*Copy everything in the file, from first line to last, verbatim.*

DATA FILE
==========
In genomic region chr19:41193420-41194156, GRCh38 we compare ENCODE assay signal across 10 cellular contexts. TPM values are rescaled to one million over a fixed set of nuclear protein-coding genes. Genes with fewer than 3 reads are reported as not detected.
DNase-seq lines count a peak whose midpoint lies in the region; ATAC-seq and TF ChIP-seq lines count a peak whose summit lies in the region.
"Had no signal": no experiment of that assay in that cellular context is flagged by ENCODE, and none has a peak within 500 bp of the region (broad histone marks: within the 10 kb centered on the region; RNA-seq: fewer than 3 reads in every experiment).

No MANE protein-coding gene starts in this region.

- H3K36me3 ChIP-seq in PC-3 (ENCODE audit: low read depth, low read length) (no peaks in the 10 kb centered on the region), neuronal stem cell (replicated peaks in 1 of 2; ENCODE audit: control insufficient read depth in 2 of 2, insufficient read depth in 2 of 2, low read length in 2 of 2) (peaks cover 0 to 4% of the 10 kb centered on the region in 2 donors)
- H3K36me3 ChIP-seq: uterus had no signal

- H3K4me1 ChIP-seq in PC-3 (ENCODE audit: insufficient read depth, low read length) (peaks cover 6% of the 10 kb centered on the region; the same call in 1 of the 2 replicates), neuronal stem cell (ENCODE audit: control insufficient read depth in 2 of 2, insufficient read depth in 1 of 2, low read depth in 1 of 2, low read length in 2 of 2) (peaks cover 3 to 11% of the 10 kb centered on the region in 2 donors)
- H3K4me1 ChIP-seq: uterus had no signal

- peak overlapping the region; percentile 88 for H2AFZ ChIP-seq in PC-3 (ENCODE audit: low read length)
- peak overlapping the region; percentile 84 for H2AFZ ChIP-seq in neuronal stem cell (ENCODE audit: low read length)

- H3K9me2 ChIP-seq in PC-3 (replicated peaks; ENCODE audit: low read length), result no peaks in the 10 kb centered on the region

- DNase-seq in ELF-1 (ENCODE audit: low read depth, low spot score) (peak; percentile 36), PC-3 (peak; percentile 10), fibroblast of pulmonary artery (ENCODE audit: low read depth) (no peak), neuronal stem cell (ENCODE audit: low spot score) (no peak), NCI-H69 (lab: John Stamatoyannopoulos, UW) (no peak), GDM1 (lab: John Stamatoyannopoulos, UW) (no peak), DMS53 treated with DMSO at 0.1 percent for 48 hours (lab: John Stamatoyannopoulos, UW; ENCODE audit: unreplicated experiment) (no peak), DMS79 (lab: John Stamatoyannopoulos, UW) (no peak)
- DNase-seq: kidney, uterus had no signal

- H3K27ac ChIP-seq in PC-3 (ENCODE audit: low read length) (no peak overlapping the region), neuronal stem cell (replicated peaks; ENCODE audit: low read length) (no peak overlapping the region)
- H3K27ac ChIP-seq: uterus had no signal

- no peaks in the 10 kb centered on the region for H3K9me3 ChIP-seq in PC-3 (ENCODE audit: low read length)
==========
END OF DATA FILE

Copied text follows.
In genomic region chr19:41193420-41194156, GRCh38 we compare ENCODE assay signal across 10 cellular contexts. TPM values are rescaled to one million over a fixed set of nuclear protein-coding genes. Genes with fewer than 3 reads are reported as not detected.
DNase-seq lines count a peak whose midpoint lies in the region; ATAC-seq and TF ChIP-seq lines count a peak whose summit lies in the region.
"Had no signal": no experiment of that assay in that cellular context is flagged by ENCODE, and none has a peak within 500 bp of the region (broad histone marks: within the 10 kb centered on the region; RNA-seq: fewer than 3 reads in every experiment).

No MANE protein-coding gene starts in this region.

- H3K36me3 ChIP-seq in PC-3 (ENCODE audit: low read depth, low read length) (no peaks in the 10 kb centered on the region), neuronal stem cell (replicated peaks in 1 of 2; ENCODE audit: control insufficient read depth in 2 of 2, insufficient read depth in 2 of 2, low read length in 2 of 2) (peaks cover 0 to 4% of the 10 kb centered on the region in 2 donors)
- H3K36me3 ChIP-seq: uterus had no signal

- H3K4me1 ChIP-seq in PC-3 (ENCODE audit: insufficient read depth, low read length) (peaks cover 6% of the 10 kb centered on the region; the same call in 1 of the 2 replicates), neuronal stem cell (ENCODE audit: control insufficient read depth in 2 of 2, insufficient read depth in 1 of 2, low read depth in 1 of 2, low read length in 2 of 2) (peaks cover 3 to 11% of the 10 kb centered on the region in 2 donors)
- H3K4me1 ChIP-seq: uterus had no signal

- peak overlapping the region; percentile 88 for H2AFZ ChIP-seq in PC-3 (ENCODE audit: low read length)
- peak overlapping the region; percentile 84 for H2AFZ ChIP-seq in neuronal stem cell (ENCODE audit: low read length)

- H3K9me2 ChIP-seq in PC-3 (replicated peaks; ENCODE audit: low read length), result no peaks in the 10 kb centered on the region

- DNase-seq in ELF-1 (ENCODE audit: low read depth, low spot score) (peak; percentile 36), PC-3 (peak; percentile 10), fibroblast of pulmonary artery (ENCODE audit: low read depth) (no peak), neuronal stem cell (ENCODE audit: low spot score) (no peak), NCI-H69 (lab: John Stamatoyannopoulos, UW) (no peak), GDM1 (lab: John Stamatoyannopoulos, UW) (no peak), DMS53 treated with DMSO at 0.1 percent for 48 hours (lab: John Stamatoyannopoulos, UW; ENCODE audit: unreplicated experiment) (no peak), DMS79 (lab: John Stamatoyannopoulos, UW) (no peak)
- DNase-seq: kidney, uterus had no signal

- H3K27ac ChIP-seq in PC-3 (ENCODE audit: low read length) (no peak overlapping the region), neuronal stem cell (replicated peaks; ENCODE audit: low read length) (no peak overlapping the region)
- H3K27ac ChIP-seq: uterus had no signal

- no peaks in the 10 kb centered on the region for H3K9me3 ChIP-seq in PC-3 (ENCODE audit: low read length)